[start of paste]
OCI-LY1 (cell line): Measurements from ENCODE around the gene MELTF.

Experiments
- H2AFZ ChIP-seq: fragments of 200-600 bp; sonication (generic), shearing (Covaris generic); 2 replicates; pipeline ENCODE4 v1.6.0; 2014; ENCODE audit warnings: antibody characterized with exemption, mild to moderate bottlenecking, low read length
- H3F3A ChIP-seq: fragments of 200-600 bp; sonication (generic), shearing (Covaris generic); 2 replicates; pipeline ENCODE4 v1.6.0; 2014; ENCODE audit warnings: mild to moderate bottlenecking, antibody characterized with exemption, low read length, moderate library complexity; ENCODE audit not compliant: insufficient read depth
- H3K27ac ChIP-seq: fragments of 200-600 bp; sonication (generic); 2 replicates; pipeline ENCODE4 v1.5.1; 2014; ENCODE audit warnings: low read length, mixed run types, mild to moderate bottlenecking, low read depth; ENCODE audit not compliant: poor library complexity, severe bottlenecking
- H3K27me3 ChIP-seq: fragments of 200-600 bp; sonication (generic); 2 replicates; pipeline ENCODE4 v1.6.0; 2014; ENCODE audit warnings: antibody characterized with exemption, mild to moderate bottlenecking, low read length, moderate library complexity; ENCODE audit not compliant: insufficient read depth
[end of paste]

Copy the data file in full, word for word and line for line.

OCI-LY1 (cell line): Measurements from ENCODE around the gene MELTF.

Experiments
- H2AFZ ChIP-seq: fragments of 200-600 bp; sonication (generic), shearing (Covaris generic); 2 replicates; pipeline ENCODE4 v1.6.0; 2014; ENCODE audit warnings: antibody characterized with exemption, mild to moderate bottlenecking, low read length
- H3F3A ChIP-seq: fragments of 200-600 bp; sonication (generic), shearing (Covaris generic); 2 replicates; pipeline ENCODE4 v1.6.0; 2014; ENCODE audit warnings: mild to moderate bottlenecking, antibody characterized with exemption, low read length, moderate library complexity; ENCODE audit not compliant: insufficient read depth
- H3K27ac ChIP-seq: fragments of 200-600 bp; sonication (generic); 2 replicates; pipeline ENCODE4 v1.5.1; 2014; ENCODE audit warnings: low read length, mixed run types, mild to moderate bottlenecking, low read depth; ENCODE audit not compliant: poor library complexity, severe bottlenecking
- H3K27me3 ChIP-seq: fragments of 200-600 bp; sonication (generic); 2 replicates; pipeline ENCODE4 v1.6.0; 2014; ENCODE audit warnings: antibody characterized with exemption, mild to moderate bottlenecking, low read length, moderate library complexity; ENCODE audit not compliant: insufficient read depth